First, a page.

That same year, The National Youth Theatre toured Genoa, Florence, Perugia and Rome with a modern-dress production of Julius Caesar (I played a shouty First Citizen). In Rome,  Caesar dressed in a garish uniform may have been an uncomfortable sight for some in the audience. One performance finished at 2am. The producer had run out of money and refused to pay the electricians, who went on strike in the interval. None of the audience left. This was definitely “elsewhere,” we learned that night.

I remember my mother beside herself with worry that brother Jack (six-years-old) was drowning on the beach at Marina di Campo on Elba in summer 1961–146 years after the end of the Napoleonic Wars!!

“There is a world elsewhere”, I pronounced as a defiant Coriolanus–banished from Rome. A college production this time on a tour of Norway, Denmark and Germany.

By now I knew there was and I thrived on exploring it.

I was lucky.

All these early remembrances of times past and many more in the years that followed –experienced in the war-free zone of newly uniting/united Western Europe.

Increasingly and quickly, war became inconceivable within the EU–and has remained so.

Unlike the twenty years after the end of the Great War, a stabilising and unifying  organisation had emerged from the rubble.

And let’s not forget what erupted on the doorstep of the European Union in former Yugoslavia in the mid-nineties.

It was brutal, it was tribal. Neighbour killing neighbour.

A genocide in Srebrenica–8000 men and boys, massacred.

Observer columnist Andrew Rawnsley last Sunday:

Now Foolish Albion is sailing away, jumping out.

That is why I’m sad or if I’m honest–mad as hell.


A personal anecdote about a favourite actor–Gene Hackman–who is 90 today.

The plan was to meet in Manhattan.

I was flying from London and Meredith from Snowmass where she was doing a few downhills  with the family.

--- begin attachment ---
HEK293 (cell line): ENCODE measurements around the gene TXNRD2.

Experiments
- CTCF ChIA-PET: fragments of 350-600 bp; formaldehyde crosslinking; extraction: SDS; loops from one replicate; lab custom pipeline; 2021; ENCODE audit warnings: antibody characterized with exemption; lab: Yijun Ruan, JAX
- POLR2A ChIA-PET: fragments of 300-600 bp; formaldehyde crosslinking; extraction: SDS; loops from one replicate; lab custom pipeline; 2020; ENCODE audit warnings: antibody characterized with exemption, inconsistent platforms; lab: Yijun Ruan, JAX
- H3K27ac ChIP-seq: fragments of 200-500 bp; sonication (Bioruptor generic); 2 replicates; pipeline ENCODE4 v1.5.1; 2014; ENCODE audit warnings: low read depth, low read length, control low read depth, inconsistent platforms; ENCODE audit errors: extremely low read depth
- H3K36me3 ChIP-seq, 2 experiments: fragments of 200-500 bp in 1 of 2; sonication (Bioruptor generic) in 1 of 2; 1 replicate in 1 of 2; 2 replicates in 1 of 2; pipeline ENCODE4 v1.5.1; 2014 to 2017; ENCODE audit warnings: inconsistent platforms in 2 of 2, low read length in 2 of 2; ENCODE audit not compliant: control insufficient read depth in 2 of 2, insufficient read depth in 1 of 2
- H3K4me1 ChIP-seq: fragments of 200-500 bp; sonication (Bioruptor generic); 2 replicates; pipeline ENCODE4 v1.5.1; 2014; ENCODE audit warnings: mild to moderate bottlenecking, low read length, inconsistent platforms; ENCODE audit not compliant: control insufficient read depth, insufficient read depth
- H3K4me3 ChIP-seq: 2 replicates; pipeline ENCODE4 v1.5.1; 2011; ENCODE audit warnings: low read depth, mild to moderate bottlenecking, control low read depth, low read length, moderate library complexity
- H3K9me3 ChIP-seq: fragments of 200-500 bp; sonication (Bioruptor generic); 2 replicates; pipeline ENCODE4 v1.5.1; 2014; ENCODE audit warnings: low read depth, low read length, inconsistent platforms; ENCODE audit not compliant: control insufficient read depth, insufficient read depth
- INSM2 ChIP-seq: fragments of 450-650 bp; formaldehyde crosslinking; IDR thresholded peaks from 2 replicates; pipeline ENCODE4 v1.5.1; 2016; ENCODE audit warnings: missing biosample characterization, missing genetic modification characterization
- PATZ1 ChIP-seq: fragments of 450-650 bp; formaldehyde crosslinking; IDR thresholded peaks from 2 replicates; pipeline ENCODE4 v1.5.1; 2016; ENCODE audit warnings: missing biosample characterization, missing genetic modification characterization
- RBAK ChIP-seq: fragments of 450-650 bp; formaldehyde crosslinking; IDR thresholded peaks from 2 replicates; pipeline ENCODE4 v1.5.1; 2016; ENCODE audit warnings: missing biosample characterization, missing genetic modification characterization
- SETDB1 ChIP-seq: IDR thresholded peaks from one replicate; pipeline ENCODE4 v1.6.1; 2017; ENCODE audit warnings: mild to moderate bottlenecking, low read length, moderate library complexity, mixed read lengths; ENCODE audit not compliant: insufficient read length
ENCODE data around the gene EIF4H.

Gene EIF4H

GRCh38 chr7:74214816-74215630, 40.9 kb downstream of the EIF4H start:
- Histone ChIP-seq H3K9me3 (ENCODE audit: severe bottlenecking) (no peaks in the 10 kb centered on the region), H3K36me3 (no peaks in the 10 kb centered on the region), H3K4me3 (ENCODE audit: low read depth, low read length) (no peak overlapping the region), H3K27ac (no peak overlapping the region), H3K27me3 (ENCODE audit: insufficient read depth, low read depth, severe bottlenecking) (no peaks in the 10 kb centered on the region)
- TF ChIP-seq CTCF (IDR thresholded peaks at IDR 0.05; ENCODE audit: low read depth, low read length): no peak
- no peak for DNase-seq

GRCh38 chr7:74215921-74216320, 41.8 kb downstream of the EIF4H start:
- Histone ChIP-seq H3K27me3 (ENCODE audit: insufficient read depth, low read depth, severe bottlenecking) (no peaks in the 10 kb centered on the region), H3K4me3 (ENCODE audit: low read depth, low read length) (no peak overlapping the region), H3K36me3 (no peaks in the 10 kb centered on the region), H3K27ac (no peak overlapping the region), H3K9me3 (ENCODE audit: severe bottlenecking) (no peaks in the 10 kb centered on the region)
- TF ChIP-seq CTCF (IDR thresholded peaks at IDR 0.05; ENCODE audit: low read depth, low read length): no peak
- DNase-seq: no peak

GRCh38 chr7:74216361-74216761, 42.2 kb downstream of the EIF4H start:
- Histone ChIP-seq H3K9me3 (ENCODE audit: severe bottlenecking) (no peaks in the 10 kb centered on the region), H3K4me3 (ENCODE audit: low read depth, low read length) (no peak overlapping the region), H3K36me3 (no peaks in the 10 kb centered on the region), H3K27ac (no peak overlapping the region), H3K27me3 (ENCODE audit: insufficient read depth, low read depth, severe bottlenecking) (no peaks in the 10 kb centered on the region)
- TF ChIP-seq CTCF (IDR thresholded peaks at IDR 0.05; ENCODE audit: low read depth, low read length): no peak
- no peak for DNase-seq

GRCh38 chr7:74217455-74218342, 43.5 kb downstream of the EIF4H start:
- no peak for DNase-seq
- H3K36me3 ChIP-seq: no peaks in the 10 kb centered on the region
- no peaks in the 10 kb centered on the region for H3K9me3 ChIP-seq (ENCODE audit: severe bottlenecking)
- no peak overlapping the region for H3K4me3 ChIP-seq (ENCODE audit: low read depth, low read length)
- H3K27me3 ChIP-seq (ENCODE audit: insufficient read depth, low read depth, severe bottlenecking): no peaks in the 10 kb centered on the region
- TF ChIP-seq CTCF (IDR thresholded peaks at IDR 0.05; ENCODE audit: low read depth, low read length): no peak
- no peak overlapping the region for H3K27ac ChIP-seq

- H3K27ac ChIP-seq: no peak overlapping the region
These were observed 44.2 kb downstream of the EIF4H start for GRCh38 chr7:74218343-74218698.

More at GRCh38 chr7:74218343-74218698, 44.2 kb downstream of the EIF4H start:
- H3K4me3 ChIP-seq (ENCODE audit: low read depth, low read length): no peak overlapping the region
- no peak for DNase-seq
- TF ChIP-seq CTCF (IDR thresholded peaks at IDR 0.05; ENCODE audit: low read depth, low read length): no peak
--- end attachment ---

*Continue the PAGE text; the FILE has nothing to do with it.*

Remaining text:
I arrived first on a beautiful early Spring afternoon and checked into the hotel on the south side of 58th street between 5th and 6th Avenues. I’ve forgotten the name but it was known as an actor’s hotel because of the location and the reasonable rates; no room service though!

[It’s no longer there.]

After parking my stuff I strolled out into the sunshine and had my shoes shined on the corner of 6th Avenue and 57th Street. As I sat sunning myself looking forward to Meredith’s imminent arrival, I remember thinking the cherry on the cake would be to take in a new Gene Hackman film that evening.

Shoes gleaming, I twinkled–toed back to the hotel to wait for Meredith.

From my room I spotted a coffee shop directly opposite the entrance to the hotel and decided to pop over, get a coffee and bring it back to the room.

As I was crossing back, coffee and a sandwich in hand, out of the hotel heading for the cafe, wearing a beautiful Hawaiian shirt and looking like he hadn’t a care in the world, to my utter amazement, came–Gene Hackman.

I managed not to drop my comestibles and continued into the lobby of the hotel.

End of anecdote, sadly.

I should be able to recount how I sat in reception and waited for the return of my hero and how I went up to him and told him how much I had enjoyed his performances over the years since Bonnie and Clyde.

No, sadly, I took the lift to my floor and sat rather dazed and ate my sandwich and drank my coffee like a gobsmacked idiot.

I had form in this regard–and Meredith just can’t understand my reticence–so un-American!

I’ll put it down to shock and shyness–but it’s silly.

He is one of the big beasts of cinema–actors you can’t take your eyes off.

Ineffable presences: Humphrey Bogart, James Stewart, my Mother’s pin-up–Gary Cooper, Cary Grant, Jimmy Cagney, Lee Marvin, Clint Eastwood, Sean Connery….

Bette Davis, Audrey Hepburn, Ginger Rogers (I’m surprised each time I catch the breathtaking brilliance of Fred and Ginger–how drawn I am to her effortless concentration), Katherine Hepburn, Ingrid Bergman….

Name your own!

But Gene Hackman is also an imposing character actor.

Contrast Detective Jimmy “Popeye” Doyle in The French Connection and French Connection 2:

with The Conversation.

So–from across the pond and about thirty years late–THANK YOU, Gene Hackman and MANY HAPPY RETURNS!!



WHERE is he…?

Cats are like kids in the 1940s and ’50s.

Out to play after breakfast–not seen again ’til tummies rumble, early evening.